Stack's Bowers Numismatist Ben Orooji published the first in a series of blog articles on toy money, a fun exonumia sideline. -Editor
A fascinating and under-studied group of exonumia is that of play money, coins and currency made to be used by children in play or in an
educational setting. These items are distinct from game money used in the context of a board game, or gaming counters used by adults in
card games or gambling, but are often grouped in incorrectly with this group. In the United States, the Milton Bradley Company of
Springfield, Massachusetts was the pioneer of play money, largely as part of their founder’s involvement in the kindergarten movement.
Though primarily known for his involvement with board games, Milton Bradley became involved with early childhood education starting in
1869 after attending a lecture by Elizabeth Peabody, the educator who opened the first English language kindergarten in the United States.
From this point on, Bradley utilized his company to manufacture a wide array of items to be used in a kindergarten classroom. Many of these
items he freely gave away.
The first iteration of play money made by Bradley bears dates ranging from 1853-1879 and is printed on white cardboard with a near-exact
representation of the coins of the era. Denominations include: cent, two-cent piece, nickel, dime, quarter, half dollar, silver dollar,
quarter eagle, three dollar gold piece, half eagle, eagle and double eagle. These “coins” are not marked as play money in any way. The ink
used to print the coins varies, with some sets produced with black ink only, while others have copper ink for the copper coins, and gold
ink for the gold. The box in which the author’s coins reside bears a patent date of March 20, 1877, however this same box cover and patent
date were used for later styles as well. The underside of the lid of this set reads in part:
“This is an exact Fac-simile, on cardboard, of the common current coins in use, making not only an exceedingly amusing but at the same
time a very instructive toy, the playing with which must of necessity impress upon the youthful mind the value of the different coins and
the art of making change with ease and accuracy, thereby laying the foundation for Elementary Arithmetic, even in the nursery.”
The likeness was so similar in fact, that the U.S. government decided to intervene and instructed the company that they must come up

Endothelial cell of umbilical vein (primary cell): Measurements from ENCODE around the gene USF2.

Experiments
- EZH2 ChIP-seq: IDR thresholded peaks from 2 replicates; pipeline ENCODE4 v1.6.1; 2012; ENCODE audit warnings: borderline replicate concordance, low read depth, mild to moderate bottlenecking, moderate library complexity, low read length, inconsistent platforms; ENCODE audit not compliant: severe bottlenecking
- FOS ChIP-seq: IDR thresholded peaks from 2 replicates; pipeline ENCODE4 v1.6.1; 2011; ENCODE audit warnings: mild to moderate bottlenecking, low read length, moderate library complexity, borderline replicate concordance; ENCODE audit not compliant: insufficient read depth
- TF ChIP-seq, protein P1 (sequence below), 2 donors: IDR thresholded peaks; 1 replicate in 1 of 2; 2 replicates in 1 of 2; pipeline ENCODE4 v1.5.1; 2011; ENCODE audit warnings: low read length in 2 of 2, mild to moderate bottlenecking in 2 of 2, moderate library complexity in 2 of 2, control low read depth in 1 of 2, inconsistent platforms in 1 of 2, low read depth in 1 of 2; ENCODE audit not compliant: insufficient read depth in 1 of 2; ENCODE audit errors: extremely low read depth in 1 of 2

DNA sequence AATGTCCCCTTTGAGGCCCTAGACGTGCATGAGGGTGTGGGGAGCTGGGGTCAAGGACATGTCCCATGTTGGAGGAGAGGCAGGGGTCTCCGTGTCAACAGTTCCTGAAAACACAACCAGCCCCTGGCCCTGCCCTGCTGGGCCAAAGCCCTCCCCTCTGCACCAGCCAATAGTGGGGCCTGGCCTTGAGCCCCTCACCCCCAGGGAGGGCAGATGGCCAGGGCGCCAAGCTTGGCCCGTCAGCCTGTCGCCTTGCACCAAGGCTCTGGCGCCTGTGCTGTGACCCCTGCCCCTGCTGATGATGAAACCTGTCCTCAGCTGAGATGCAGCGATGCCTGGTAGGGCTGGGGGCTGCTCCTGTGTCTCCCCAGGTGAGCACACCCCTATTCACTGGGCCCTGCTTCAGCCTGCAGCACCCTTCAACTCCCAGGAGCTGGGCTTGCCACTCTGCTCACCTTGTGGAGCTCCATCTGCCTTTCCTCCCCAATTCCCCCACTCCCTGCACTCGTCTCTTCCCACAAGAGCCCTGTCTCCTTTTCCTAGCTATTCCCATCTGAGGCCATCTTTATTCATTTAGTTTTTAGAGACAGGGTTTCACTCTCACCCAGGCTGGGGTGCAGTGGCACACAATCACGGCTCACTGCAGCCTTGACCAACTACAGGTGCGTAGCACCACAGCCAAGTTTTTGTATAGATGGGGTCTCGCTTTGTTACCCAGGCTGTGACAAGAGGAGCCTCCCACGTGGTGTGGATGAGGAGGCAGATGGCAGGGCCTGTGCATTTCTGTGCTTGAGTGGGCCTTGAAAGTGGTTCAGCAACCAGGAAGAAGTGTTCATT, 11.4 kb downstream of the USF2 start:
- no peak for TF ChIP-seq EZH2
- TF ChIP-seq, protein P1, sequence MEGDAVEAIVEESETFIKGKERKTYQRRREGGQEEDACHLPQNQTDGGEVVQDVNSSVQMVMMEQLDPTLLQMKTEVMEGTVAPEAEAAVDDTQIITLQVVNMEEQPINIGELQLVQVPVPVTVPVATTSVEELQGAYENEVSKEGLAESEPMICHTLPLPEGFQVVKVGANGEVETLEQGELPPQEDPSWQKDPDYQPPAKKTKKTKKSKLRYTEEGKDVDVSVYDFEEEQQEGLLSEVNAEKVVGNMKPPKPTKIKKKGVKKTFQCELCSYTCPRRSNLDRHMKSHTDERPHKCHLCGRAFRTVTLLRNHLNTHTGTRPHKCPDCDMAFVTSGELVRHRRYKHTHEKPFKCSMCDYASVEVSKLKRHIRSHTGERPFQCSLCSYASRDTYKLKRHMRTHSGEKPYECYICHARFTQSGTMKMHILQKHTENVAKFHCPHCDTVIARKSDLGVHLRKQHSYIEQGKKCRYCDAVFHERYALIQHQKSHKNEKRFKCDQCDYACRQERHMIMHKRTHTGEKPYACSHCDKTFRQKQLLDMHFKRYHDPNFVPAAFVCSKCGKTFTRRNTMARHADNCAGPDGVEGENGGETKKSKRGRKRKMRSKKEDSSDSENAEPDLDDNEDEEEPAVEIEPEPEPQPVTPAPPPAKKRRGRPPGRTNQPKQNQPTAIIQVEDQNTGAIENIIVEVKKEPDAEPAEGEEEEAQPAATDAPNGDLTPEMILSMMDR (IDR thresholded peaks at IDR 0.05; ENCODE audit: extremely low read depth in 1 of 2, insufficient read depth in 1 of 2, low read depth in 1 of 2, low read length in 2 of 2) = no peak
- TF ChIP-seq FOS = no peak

with a new design.
The second type, made in response to government intervention is also printed with black ink on white cardboard, bears no dates, and
displays the denomination on the obverse with EDUCATIONAL TOY MONEY / MILTON BRADLEY CO around the periphery. The diameter remains
equivalent to the coins they imitate while the images vary depending on the composition. For the two “copper” coins, a Phrygian cap and
pole is depicted; the nickel through dollar bear a simple star with five dots between the points; and the gold denominations bear a 31-star
American flag with a Phrygian cap at the top of the pole. Though the box cover is identical to the previous set, the underside now reads in
“The legislation relating to printed money recently aimed at some of the bills used by commercial schools, and for advertising
purposes, has been interpreted to also cover our Toy Money, as originally published. In order to strictly comply with the laws and in
order to protect dealers and users of our money we have prepared new designs of the exact size of the actual coin.”
Both of the previous types seem to be quite scarce, and finding sets with the original boxes can be quite a challenge. Fortunately, a
third type exists that proves somewhat easier to find. These types are once again produced in the familiar denominations and keep the
proper diameters of the coins of the era. Once again, no dates are present on the coins, but these bear the denomination on both sides,
once in text within an ornamental fame and once with numerals. Around the peripheries of both sides is printed MILTON BRADLEY CO. / TOY
MONEY. Two variations exist for this type.
For more on play money, you might seek out a copy of Richard Clothier’s 1985 Play Money of American Children, though original copies
are quite scarce. Fortunately, the author is kind enough to provide images of the book in its entirety, available to print at http://rfc33.tripod.com/ .
My numismatic mentor Glenn A. Mooney of Pittsburgh dabbled in collecting toy money and corresponded with Richard Clothier. I added the
above image of the book's cover; it is indeed a rare item. -Editor
To read the complete article, see:
Milton Bradley’s Educational Toy Money – Part One (www.stacksbowers.com/NewsMedia/Blogs/TabId/780/ArtMID/
Wayne Homren, Editor
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